Value of Your Maryland Auto Accident Case, Part 3: Economic Damages
Probably the most important factor in determining the value of your Maryland auto accident case is the amount and type of economic damages. Economic damages are, simply put, those things which can be calculated with mathematical precision. This is different from non-economic damages (which we’ll talk about next time), which have no universal method of calculation.
Common economic damages include:
- medical bills
- lost wages
- property damage
- cost of services
Before an auto accident settlement, it is important to know exactly what your economic damages are. In most cases, we recommend that you do not settle your case until you are finished with medical treatment. This is because if you settle your case before you finish, then it can be difficult to know, and to prove, what future medical problems (and costs) you might have. So if you settle, you won’t get the chance to go back for more money if your condition worsens, if you need surgery, or you need more time in therapy.
The exception is when you have reached maximum medical improvement. If your doctors tell you that you are as good as you are going to get, then you can settle your case. Ideally, your doctors can testify about the type of medical care that you will need in the future, whether it be a future surgery, the cost of regular pain management, or adaptive devices (like crutches or wheelchairs) which may need to be replaced over time.
To figure out your medical expenses is usually a simple matter of contacting your medical providers and getting copies of all of your bills. If you have a lawyer, they will take care of this for you.
Proving lost wages can be slightly more complicated. If you are proving lost wages, you can use paystubs, a signed letter from your employer stating your hourly wage or annual salary and the number of hours you missed. If you were self-employed, tax returns can also help to show your average income, which can be used to calculate how much money you lost. Importantly, disability slips from your doctor (stating the time you should be off of work because of your injury) will help to prove your wages. Future lost wages, because of a permanent injury, can be proved in the same way.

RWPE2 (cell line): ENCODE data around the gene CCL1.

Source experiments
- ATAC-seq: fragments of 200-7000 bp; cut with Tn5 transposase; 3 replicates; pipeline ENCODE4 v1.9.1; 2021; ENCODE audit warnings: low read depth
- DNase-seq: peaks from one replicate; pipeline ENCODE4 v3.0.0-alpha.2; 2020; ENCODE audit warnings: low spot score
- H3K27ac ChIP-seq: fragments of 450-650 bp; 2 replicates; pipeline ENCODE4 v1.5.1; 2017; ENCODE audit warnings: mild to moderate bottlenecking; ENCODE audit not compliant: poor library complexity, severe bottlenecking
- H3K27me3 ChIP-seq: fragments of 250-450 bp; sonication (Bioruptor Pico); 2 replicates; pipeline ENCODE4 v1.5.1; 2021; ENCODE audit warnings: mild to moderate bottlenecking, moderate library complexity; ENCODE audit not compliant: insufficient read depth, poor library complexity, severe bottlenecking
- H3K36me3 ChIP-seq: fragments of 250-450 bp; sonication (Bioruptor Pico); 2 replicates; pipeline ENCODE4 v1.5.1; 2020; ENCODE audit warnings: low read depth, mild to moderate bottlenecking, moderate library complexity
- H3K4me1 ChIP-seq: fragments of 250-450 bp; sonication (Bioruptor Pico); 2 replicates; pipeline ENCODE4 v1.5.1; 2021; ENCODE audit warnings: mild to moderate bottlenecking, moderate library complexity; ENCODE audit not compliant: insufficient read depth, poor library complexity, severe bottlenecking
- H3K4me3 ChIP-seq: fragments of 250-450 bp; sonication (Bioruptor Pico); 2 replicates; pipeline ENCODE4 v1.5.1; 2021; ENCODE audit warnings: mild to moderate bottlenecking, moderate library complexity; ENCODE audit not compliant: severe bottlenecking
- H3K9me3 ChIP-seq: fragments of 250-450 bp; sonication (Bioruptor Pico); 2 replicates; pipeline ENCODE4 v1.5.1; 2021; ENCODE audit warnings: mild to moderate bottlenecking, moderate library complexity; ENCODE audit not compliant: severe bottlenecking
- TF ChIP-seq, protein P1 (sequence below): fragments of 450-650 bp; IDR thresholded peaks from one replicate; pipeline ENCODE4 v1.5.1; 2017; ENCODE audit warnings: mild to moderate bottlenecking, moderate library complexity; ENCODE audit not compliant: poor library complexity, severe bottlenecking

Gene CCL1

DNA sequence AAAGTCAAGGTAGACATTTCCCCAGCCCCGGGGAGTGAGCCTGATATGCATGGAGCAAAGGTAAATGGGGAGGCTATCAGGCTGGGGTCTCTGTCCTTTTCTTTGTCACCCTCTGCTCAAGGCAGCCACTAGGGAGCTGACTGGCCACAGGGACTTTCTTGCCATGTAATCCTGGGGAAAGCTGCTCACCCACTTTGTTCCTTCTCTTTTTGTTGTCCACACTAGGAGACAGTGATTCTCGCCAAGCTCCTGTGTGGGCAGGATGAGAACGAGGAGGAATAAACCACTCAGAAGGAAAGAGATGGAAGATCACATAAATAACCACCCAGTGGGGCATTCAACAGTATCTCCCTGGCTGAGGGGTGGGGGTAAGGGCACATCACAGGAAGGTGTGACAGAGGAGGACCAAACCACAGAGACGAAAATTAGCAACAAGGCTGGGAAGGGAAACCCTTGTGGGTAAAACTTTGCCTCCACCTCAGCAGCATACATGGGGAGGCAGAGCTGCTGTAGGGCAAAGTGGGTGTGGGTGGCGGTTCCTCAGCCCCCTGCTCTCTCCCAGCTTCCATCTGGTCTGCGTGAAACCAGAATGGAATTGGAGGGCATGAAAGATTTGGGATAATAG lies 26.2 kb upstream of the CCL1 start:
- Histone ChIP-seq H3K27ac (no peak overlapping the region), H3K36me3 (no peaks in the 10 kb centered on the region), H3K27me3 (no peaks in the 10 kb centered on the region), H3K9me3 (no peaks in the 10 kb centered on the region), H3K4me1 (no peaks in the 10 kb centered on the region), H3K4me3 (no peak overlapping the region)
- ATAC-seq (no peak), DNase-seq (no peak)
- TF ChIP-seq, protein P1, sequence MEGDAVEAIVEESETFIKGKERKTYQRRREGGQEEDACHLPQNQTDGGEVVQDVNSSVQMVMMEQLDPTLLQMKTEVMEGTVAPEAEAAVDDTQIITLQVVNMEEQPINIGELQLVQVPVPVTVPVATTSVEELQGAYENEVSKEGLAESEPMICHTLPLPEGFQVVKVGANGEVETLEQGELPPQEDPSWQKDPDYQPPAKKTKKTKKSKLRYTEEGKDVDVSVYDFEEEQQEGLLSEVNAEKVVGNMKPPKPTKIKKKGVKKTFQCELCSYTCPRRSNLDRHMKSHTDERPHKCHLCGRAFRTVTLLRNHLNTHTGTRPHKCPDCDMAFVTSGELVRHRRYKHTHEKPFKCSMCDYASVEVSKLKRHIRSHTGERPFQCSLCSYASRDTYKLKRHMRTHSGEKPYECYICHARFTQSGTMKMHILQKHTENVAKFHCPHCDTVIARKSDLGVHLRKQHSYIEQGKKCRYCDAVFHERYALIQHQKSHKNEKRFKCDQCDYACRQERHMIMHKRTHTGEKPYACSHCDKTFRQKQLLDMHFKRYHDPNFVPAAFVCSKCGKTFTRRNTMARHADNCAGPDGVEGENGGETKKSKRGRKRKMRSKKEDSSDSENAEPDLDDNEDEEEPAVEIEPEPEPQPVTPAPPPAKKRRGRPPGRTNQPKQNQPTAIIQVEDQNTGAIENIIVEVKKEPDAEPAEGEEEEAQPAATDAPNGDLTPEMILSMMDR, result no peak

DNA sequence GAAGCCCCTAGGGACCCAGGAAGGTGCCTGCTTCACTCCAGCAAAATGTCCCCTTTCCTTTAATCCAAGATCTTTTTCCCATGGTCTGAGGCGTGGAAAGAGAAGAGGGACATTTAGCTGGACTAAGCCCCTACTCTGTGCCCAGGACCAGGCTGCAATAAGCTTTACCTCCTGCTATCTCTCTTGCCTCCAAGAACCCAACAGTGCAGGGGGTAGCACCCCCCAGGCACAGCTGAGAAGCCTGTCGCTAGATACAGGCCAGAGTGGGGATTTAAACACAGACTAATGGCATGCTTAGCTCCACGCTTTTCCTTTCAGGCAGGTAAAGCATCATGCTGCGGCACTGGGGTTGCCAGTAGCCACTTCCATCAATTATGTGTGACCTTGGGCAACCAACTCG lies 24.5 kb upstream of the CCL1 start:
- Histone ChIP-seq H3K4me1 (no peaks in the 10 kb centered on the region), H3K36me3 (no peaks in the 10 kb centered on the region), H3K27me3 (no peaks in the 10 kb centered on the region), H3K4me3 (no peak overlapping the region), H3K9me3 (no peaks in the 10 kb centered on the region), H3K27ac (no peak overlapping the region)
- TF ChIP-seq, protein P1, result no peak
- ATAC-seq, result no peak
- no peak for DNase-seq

Property damages can include any number of things. Your cell phone or glasses might be destroyed in an automobile collision. If your car is damaged or totaled, you can include the repair cost or fair market value in your auto accident lawsuit. However, if those costs were reimbursed by your auto insurer (through your collision policy), you may be able to recover the cost of your deductible.
Cost of Services:
If your injury caused difficulties in managing your life, you might need to hire others for lawn care, grocery delivery, or other services that you would normally take care of own your own. Those costs are compensable in your auto accident case.
One frequently missed item of economic damages is the cost of mileage and parking. If your accident necessitated medical care, like physical therapy, the cost of mileage to and from your appointments is compensable, as is any parking costs. Keep good track, and provide that information to your lawyer. Even small amounts add up, and can increase the value of your settlement.
These are the most common types of economic damages. In most cases, the higher your economic damages, the higher your settlement offers. It’s important to be honest, though–don’t overtreat with your doctors just to increase your medical expenses. Those ruses are typically transparent, and a judge or jury will penalize you for it.